Evan Forester: Yeah, as we move forward newer and more communications come about these open standards will be even more important.
Russell Watson: Even more important yeah. To be honest I think public safety is starting to look at some of these other standards because back to your first question earlier on, has P25 lived up to its promise or the intent that the people originally had for it? Some would say no. Some are seeing these more of these IT or IP based standards, albeit developed to mission critical capability as being the answer to really get that competitive environment going and to really deliver the benefits that P25 was intended to deliver, plus more.
Evan Forester: Yeah.
Russell Watson: Yup.
Evan Forester: Okay, well thank you Russell. Do you have anything else to add on p25?
Russell Watson: No, it is an evolving standard and you know it’s been in the making for 20 years, that’s pretty mature as I said. But that isn’t to say that everything in the standard has been implemented so it’s still evolving, we’re seeing phase 2, we’re seeing [Inaudible 00:15:30] starting to flow through, so it was intended to be an evolving standard and it has evolved. It’s going to be interesting to see as I said what happens in the next 5 to 10 years as we see the evolution to other mission critical standards.
Evan Forester: It does sound like, even though it’s maybe not perfectly successful, that if agencies are smart and ask the right questions and do the right research they can have an open standards system and really have a good choice in the future.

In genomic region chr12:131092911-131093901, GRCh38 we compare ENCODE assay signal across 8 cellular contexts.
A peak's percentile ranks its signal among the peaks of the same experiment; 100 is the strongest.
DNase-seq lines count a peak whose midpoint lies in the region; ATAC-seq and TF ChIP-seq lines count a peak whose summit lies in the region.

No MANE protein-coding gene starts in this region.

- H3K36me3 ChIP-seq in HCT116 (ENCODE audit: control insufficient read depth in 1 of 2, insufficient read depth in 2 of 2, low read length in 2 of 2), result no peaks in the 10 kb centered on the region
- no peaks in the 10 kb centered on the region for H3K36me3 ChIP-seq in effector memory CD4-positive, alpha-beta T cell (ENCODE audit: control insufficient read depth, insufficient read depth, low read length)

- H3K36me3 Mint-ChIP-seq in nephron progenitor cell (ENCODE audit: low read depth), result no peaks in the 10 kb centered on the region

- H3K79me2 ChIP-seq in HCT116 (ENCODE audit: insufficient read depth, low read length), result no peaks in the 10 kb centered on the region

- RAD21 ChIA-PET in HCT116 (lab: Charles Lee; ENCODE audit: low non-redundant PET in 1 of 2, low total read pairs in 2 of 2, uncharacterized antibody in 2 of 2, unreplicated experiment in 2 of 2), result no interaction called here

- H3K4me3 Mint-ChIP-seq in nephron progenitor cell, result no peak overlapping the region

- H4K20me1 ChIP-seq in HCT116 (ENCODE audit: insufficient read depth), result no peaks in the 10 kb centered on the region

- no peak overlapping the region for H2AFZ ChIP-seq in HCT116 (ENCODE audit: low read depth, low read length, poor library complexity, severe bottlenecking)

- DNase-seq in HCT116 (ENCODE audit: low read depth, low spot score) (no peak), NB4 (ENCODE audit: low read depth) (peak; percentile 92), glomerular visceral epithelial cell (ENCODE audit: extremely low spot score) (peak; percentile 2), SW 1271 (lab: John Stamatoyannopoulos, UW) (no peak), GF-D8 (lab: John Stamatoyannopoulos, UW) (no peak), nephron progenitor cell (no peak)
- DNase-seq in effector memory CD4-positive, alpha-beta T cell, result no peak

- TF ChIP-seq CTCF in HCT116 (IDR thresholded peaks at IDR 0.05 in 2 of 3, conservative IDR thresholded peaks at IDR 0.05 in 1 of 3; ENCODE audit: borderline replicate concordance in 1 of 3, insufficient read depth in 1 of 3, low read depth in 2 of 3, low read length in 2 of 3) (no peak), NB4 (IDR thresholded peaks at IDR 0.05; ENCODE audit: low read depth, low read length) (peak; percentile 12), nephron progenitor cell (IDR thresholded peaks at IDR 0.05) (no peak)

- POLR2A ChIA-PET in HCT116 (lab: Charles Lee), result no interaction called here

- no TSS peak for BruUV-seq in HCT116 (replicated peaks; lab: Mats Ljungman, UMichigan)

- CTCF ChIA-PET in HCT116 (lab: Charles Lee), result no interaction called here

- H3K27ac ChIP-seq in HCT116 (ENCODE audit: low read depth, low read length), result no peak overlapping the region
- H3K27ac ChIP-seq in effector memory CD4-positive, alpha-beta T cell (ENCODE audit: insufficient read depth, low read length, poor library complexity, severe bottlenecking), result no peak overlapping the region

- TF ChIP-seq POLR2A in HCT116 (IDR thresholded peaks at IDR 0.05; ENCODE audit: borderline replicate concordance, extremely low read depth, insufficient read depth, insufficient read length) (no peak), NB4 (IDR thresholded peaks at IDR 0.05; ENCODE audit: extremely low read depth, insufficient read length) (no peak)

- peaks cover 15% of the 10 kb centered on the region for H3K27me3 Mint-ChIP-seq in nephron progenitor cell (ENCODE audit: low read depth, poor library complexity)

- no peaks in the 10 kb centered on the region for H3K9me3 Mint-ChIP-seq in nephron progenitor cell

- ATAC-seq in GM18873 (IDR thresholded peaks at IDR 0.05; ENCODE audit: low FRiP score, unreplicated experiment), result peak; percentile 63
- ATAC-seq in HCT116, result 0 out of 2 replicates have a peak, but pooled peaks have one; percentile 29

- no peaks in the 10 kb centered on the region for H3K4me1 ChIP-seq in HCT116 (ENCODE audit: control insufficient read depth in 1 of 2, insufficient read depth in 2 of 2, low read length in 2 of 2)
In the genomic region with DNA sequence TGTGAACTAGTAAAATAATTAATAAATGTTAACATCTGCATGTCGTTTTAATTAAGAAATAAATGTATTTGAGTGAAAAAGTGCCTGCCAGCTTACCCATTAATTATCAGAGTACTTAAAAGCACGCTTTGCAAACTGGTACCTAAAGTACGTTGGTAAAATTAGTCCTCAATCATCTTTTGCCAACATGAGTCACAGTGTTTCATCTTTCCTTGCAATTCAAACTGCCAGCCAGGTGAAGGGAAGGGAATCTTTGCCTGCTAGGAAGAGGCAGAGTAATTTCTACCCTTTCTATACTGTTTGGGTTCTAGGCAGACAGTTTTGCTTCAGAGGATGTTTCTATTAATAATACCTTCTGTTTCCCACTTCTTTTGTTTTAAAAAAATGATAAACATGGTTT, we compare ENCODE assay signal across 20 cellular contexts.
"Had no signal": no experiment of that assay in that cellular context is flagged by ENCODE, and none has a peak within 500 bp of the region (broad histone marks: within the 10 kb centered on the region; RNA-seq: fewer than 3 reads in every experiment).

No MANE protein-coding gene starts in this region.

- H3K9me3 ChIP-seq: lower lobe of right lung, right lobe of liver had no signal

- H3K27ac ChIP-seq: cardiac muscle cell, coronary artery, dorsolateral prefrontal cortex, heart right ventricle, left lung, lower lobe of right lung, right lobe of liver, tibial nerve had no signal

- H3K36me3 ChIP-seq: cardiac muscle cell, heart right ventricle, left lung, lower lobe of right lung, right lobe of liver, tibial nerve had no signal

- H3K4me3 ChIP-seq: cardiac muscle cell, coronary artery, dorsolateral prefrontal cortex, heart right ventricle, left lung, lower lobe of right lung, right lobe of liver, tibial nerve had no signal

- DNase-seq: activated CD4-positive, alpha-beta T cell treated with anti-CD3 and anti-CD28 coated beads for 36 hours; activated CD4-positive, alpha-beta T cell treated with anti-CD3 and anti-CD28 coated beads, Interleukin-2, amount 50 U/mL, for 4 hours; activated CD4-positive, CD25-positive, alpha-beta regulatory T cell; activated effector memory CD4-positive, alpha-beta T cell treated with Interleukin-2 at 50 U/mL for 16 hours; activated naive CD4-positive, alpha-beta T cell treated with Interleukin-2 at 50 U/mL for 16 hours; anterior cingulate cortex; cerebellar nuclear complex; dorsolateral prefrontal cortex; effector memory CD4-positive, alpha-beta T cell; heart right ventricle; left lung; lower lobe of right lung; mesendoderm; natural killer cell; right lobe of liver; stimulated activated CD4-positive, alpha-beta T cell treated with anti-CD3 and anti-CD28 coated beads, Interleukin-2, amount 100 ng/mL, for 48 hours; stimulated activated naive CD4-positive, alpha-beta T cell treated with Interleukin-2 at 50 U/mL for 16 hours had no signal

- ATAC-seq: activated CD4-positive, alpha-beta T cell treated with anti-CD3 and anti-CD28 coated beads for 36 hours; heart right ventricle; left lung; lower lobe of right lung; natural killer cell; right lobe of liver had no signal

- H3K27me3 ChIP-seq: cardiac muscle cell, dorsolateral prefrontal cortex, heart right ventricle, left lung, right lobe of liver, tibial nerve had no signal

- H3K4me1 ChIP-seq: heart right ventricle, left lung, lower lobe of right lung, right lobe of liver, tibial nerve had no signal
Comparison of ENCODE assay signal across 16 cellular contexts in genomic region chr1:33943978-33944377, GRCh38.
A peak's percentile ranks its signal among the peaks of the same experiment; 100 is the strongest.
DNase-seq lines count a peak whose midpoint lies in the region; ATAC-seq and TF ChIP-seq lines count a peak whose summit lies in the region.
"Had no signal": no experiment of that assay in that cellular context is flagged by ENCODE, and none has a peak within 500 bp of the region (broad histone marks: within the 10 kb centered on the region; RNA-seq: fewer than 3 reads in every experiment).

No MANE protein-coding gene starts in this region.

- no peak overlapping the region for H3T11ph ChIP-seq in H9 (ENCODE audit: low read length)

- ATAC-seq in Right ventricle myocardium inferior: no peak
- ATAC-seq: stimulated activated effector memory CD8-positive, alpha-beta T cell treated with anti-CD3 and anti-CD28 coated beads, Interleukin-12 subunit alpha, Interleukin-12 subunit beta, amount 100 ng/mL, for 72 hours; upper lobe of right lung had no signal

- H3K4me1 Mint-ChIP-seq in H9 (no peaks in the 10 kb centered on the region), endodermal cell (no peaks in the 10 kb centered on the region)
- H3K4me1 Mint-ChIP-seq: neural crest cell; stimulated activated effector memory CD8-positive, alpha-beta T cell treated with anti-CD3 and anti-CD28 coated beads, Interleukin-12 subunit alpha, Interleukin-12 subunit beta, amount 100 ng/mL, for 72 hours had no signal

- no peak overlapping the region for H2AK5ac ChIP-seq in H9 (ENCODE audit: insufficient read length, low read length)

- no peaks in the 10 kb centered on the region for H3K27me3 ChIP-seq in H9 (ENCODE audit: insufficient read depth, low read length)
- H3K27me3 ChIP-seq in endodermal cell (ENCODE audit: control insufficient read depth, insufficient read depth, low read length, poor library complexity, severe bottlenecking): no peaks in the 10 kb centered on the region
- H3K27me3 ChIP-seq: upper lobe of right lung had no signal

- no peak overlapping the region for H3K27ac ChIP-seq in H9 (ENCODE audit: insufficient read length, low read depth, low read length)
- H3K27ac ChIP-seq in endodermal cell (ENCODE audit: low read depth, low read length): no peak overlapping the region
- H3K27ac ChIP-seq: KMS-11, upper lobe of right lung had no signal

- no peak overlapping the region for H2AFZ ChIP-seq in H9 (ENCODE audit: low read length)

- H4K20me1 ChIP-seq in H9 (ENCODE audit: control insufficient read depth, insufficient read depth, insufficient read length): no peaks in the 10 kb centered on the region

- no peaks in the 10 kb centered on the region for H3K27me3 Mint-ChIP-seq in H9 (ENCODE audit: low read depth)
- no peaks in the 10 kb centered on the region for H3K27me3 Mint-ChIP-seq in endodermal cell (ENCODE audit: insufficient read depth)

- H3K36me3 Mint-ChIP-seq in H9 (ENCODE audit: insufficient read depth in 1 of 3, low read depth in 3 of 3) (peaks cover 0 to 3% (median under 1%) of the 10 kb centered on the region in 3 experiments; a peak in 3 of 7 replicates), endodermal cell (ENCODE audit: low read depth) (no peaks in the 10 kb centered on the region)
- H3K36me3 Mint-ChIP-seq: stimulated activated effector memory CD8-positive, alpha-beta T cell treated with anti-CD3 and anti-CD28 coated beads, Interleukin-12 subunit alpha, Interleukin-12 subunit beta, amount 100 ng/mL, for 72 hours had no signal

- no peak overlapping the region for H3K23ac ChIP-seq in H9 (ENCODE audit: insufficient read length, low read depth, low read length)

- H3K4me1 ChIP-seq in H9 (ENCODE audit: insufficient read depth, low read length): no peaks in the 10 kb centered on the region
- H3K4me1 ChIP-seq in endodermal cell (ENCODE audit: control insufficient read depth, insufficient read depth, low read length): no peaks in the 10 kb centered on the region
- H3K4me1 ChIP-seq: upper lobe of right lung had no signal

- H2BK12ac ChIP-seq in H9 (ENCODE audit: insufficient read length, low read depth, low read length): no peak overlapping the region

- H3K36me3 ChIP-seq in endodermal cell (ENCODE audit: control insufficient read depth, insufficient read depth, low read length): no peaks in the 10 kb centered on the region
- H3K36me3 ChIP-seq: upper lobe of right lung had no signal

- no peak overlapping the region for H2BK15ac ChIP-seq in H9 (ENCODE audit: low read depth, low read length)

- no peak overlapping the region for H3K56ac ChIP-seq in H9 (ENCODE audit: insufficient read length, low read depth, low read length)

Russell Watson: They can even more Evan; they can get the benefits of having an open-based standards system. So for example we do know that some of our largest customers, who we supply equipment to, have gone for this multi-vendor environment have saved themselves a third of the budget…
Evan Forester: Wow.
Russell Watson: These systems are so large we’re talking somewhere in the order of a billion dollars. This is a very large system but you can imagine if you can save a third on the cost of your system by going to a multi-vendor standard based system, you have to ask yourself are the benefits of a proprietary system really worth it? That’s a lot of money.
Evan Forester: Yeah, okay. Well there you go. That’s quite promising and I think it’s definitely worth investigating more, if you guys would like to learn more about ensuring you have P25 open standards I recommend you check out p25bestpractice.com. There’s a specifying your P25 system guide there which can be really helpful, as Russell said earlier talk to people who have been there before. The guide was made with advice from different consultants and people who have actually gone through the process themselves, so some really helpful information there. Thanks once again for listening to the Tait podcast, we hope it was really helpful. Russell, thank you for joining us.
Russell Watson: Thanks Evan.